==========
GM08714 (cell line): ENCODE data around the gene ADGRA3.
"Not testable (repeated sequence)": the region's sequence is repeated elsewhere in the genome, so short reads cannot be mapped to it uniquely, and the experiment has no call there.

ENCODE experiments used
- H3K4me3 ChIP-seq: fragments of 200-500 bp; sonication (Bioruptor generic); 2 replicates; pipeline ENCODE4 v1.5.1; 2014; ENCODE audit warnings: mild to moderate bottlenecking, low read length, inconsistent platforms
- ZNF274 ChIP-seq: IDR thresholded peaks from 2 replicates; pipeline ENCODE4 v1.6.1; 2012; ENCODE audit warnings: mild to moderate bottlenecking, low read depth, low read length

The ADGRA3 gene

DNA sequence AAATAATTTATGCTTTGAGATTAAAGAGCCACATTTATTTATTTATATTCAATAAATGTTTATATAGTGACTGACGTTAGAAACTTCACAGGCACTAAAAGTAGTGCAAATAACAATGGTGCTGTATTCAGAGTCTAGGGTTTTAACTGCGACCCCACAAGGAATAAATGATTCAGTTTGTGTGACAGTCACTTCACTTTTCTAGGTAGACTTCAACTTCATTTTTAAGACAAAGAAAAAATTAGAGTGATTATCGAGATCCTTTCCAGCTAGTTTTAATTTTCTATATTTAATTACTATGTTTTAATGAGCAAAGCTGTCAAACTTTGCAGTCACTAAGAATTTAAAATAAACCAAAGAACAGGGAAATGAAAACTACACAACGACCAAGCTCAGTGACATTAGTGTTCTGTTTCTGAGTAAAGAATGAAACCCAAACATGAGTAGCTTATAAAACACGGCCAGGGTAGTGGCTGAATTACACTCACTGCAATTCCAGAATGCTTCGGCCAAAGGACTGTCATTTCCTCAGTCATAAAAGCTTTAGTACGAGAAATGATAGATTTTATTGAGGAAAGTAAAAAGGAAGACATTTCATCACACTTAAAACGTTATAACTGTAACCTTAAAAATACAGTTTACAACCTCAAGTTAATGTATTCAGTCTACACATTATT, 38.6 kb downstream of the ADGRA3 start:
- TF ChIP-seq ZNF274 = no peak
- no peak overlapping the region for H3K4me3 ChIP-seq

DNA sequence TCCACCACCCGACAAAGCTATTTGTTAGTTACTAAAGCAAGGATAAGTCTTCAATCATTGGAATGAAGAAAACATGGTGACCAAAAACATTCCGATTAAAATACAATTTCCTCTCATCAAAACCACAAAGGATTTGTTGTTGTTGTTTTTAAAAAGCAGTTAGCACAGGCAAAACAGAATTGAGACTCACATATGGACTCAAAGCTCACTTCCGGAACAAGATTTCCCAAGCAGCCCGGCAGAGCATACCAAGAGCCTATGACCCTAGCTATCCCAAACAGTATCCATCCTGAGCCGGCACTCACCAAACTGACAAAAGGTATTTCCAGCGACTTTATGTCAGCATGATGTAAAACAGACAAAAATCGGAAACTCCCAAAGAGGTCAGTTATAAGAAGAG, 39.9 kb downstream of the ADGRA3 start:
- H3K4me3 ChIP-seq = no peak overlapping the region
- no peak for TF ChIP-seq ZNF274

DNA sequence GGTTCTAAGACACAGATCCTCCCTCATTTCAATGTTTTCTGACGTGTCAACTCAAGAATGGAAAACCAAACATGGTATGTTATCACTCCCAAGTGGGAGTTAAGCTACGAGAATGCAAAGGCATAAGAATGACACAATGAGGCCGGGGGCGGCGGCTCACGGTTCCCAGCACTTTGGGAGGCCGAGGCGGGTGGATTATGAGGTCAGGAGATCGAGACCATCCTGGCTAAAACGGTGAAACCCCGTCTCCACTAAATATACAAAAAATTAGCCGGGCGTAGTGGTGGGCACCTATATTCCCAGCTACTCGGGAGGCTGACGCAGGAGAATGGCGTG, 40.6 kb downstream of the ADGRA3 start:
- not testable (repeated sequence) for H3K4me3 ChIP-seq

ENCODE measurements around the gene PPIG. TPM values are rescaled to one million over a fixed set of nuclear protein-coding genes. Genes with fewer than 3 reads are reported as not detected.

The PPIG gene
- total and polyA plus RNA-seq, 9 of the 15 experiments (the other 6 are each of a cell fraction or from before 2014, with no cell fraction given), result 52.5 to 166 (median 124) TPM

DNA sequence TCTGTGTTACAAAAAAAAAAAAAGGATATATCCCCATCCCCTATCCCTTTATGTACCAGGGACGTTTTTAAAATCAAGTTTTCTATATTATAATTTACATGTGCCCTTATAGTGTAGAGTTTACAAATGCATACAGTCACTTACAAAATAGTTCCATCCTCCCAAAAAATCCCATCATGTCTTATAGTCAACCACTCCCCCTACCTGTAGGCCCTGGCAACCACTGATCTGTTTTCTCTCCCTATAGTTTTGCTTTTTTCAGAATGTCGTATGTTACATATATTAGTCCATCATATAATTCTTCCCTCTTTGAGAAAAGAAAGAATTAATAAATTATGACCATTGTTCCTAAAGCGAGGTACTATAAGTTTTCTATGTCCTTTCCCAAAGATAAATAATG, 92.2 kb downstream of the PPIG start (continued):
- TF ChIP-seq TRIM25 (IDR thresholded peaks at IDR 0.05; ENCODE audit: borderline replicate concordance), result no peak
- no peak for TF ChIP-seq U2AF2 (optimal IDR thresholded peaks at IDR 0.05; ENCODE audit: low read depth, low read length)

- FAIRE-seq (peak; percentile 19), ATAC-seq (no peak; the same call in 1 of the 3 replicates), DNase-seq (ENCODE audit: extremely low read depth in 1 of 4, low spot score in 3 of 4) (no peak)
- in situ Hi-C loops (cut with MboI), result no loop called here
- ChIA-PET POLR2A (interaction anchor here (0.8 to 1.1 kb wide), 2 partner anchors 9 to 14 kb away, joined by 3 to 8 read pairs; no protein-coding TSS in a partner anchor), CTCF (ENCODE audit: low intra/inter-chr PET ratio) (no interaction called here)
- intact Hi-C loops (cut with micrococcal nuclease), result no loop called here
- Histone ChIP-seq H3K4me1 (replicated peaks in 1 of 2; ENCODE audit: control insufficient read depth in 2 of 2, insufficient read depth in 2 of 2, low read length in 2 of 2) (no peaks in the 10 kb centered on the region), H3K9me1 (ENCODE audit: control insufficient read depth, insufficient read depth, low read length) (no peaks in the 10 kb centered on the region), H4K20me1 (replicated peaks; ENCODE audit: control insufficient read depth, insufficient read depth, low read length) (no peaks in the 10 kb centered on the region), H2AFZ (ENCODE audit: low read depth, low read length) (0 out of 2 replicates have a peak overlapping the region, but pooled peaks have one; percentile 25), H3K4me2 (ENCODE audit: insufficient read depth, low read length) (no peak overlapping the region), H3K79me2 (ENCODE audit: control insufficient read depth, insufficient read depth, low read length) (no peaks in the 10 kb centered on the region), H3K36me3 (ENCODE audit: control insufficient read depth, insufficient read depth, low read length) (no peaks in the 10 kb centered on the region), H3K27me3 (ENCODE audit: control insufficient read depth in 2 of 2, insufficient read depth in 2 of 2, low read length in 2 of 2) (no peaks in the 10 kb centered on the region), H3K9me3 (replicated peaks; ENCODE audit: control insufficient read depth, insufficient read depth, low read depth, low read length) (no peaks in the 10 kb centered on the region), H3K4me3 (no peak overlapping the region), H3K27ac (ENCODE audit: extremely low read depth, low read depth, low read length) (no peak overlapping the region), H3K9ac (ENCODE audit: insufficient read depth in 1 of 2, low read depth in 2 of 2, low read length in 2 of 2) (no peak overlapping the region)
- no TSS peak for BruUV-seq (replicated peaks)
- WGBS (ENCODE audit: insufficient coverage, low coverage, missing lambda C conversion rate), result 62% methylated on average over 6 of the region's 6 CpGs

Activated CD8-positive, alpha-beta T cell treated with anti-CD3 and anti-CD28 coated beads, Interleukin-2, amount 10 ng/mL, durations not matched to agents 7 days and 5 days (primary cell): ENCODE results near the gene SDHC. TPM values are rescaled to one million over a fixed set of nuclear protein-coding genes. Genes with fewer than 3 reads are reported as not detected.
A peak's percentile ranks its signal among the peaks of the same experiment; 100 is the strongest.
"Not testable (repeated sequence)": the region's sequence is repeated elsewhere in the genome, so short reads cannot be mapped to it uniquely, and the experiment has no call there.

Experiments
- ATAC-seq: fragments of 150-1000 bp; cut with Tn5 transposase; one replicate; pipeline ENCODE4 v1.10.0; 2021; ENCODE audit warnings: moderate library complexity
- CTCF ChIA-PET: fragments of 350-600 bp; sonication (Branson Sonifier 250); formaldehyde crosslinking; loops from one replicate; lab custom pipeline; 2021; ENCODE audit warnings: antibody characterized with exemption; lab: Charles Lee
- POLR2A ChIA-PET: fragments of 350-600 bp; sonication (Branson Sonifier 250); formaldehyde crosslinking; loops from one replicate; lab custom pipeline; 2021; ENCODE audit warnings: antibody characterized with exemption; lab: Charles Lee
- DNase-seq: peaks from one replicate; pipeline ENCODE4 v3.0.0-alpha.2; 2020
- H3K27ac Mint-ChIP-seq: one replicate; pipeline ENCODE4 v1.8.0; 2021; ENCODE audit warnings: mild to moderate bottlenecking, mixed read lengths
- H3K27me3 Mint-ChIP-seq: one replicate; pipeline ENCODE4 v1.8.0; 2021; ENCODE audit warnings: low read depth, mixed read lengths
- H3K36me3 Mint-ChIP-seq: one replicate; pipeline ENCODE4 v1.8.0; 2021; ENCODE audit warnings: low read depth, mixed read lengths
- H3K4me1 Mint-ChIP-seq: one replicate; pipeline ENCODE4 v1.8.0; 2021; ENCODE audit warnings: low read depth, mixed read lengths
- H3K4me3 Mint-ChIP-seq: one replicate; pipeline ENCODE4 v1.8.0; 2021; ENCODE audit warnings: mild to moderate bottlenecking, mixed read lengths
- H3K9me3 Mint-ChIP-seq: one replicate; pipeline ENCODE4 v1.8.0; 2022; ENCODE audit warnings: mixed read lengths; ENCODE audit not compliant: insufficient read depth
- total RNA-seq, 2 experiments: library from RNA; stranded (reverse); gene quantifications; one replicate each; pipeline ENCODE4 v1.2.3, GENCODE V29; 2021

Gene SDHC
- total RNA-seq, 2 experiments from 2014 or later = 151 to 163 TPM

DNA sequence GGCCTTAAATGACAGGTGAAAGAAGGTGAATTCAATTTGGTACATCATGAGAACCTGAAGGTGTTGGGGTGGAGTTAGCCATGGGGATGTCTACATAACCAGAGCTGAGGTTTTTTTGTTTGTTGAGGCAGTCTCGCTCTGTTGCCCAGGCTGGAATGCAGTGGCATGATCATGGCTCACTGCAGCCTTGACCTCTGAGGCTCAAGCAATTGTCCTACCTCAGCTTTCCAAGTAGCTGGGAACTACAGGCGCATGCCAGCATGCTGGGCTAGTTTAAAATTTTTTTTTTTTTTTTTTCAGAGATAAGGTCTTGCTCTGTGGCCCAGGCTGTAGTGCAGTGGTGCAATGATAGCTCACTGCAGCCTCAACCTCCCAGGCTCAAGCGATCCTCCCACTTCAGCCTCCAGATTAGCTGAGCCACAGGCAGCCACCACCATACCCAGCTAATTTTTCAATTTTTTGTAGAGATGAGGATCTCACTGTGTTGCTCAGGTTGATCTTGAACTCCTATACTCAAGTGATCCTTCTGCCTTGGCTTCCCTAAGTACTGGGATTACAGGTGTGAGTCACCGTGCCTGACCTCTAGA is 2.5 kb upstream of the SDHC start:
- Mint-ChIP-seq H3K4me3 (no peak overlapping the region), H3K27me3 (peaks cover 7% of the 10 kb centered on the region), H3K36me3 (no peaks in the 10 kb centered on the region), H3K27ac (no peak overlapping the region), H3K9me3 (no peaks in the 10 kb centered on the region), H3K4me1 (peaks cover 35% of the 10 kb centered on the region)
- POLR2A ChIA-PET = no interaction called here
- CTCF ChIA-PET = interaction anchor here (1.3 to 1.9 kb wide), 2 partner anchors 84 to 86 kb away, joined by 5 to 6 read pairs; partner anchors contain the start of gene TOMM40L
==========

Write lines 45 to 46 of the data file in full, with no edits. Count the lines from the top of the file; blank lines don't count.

DNA sequence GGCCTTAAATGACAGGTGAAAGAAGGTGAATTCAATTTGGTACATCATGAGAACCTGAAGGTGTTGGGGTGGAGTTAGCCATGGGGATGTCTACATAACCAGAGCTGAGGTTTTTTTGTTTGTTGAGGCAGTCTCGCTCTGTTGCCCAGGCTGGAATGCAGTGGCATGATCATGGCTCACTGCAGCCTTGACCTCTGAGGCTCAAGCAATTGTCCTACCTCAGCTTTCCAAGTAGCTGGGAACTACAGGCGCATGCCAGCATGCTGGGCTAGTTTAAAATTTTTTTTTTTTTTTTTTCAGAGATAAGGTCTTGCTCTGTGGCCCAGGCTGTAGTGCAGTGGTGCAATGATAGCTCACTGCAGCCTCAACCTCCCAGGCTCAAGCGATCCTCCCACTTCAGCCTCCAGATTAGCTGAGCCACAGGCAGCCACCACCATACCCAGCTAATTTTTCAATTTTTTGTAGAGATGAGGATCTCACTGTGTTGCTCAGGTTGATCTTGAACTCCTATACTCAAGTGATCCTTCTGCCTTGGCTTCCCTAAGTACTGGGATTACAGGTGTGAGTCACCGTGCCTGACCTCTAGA is 2.5 kb upstream of the SDHC start:
- Mint-ChIP-seq H3K4me3 (no peak overlapping the region), H3K27me3 (peaks cover 7% of the 10 kb centered on the region), H3K36me3 (no peaks in the 10 kb centered on the region), H3K27ac (no peak overlapping the region), H3K9me3 (no peaks in the 10 kb centered on the region), H3K4me1 (peaks cover 35% of the 10 kb centered on the region)